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Works of Charles and Mary Lamb. VI-VII. Letters
Charles Lamb to Bernard Barton, [Early 1827]

Contents vol. VI
Letters: 1796
Letters: 1797
Letters: 1798
Letters: 1799
Letters: 1800
Letters: 1801
Letters: 1802
Letters: 1803
Letters: 1804
Letters: 1805
Letters: 1806
Letters: 1807
Letters: 1808
Letters: 1809
Letters: 1810
Letters: 1811
Letters: 1812
Letters: 1814
Letters: 1815
Letters: 1816
Letters: 1817
Letters: 1818
Letters: 1819
Letters: 1820
Letters: 1821
Contents vol. VII
Letters: 1821
Letters: 1822
Letters: 1823
Letters: 1824
Letters: 1825
Letters: 1826
Letters: 1827
Letters: 1828
Letters: 1829
Letters: 1830
Letters: 1831
Letters: 1832
Letters: 1833
Letters: 1834
Appendix I
Appendix II
Appendix III
List of Letters
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Produced by CATH
[No date. (1827.)]

MY dear B. B.—A gentleman I never saw before brought me your welcome present—imagine a scraping, fiddling, fidgetting, petit-maitre of a dancing school advancing into my plain parlour with a coupee and a sideling bow, and presenting the book as if he had been handing a glass of lemonade to a young miss—imagine this, and contrast it with the serious nature of the book presented! Then task your imagination, reversing this picture, to conceive of quite an opposite messenger, a lean, straitlocked, wheyfaced methodist, for such was he in reality who brought it, the Genius (it seems) of the Wesleyan Magazine. Certes, friend B., thy Widow’s tale is too horrible, spite of the lenitives of Religion, to embody in verse: I hold prose to be the appropriate expositor of such atrocities! No offence, but it is a cordial that makes the heart sick. Still thy skill in compounding it I not deny. I turn to what gave me less mingled pleasure. I find markd with pencil these pages in thy pretty book, and fear I have been penurious.


page 52, 53 capital.

59 6th stanza exquisite simile.

61 11th stanza equally good.

108 3d stanza, I long to see van Balen.

111 a downright good sonnet. Dixi.

153 Lines at the bottom.

So you see, I read, hear, and mark, if I don’t learn—In short this little volume is no discredit to any of your former, and betrays none of the Senility you fear about. Apropos of Van Balen, an artist who painted me lately had painted a Blackamoor praying, and not filling his canvas, stuffd in his little girl aside of Blacky, gaping at him unmeaningly; and then didn’t know what to call it. Now for a picture to be promoted to the Exhibition (Suffolk Street) as Historical, a subject is requisite. What does me? I but christen it the “Young Catechist” and furbishd it with Dialogue following, which dubb’d it an Historical Painting. Nothing to a friend at need.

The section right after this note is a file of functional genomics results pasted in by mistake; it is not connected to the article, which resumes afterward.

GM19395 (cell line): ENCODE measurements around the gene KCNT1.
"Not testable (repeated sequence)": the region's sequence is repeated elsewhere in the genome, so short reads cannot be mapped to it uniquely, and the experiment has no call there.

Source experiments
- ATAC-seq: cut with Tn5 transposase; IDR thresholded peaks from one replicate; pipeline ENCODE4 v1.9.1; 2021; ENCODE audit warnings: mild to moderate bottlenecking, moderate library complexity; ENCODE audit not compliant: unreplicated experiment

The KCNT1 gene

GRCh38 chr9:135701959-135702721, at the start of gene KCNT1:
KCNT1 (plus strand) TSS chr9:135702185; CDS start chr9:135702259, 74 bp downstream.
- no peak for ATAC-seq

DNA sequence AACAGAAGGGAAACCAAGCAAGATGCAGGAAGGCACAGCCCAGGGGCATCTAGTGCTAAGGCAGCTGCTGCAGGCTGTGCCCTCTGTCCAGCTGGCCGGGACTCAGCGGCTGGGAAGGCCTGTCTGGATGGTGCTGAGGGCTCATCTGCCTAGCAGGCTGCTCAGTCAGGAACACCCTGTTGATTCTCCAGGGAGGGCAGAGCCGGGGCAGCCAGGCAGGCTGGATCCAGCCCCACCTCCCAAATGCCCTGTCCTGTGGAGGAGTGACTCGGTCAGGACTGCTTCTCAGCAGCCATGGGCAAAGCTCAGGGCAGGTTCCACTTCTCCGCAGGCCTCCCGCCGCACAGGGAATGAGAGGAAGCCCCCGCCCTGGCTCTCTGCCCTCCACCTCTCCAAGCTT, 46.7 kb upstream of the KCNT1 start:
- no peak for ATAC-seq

While this tawny Ethiop prayeth,
Painter, who is She that stayeth
By, with skin of whitest lustre;
Sunny locks, a shining cluster;
Saintlike seeming to direct him
To the Power that must protect him?
Is she of the heav’nborn Three,
Meek Hope, strong Faith, sweet Charity?
Or some Cherub?
They you mention
Far transcend my weak invention.
’Tis a simple Christian child,
Missionary young and mild,
From her store of script’ral knowledge
(Bible-taught without a college)
Which by reading she could gather,
Teaches him to say Our Father
To the common Parent, who
Colour not respects nor hue.
White and Black in him have part,
Who looks not to the skin, but heart.—
When I’d done it, the Artist (who had clapt in Miss merely as a fill-space) swore I exprest his full meaning, and the damosel bridled up into a Missionary’s vanity. I like verses to explain Pictures: seldom Pictures to illustrate Poems. Your wood cut is a rueful Lignum Mortis. By the by, is the widow likely to marry again?

I am giving the fruit of my Old Play reading at the Museum to Hone, who sets forth a Portion weekly in the Table Book. Do you see it? How is Mitford?—

I’ll just hint that the Pitcher, the Chord and the Bowl are a little too often repeated (passim) in your Book, and that on page 17 last line but 4 him is put for he, but the poor widow I take it had
small leisure for grammatical niceties. Don’t you see there’s He myself, and him; why not both him? likewise imperviously is cruelly spelt imperiously. These are trifles, and I honestly like your [book,] and you for giving it, tho’ I really am ashamed of so many presents.

I can think of no news, therefore I will end with mine and Mary’s kindest remembrances to you and yours.

C. L.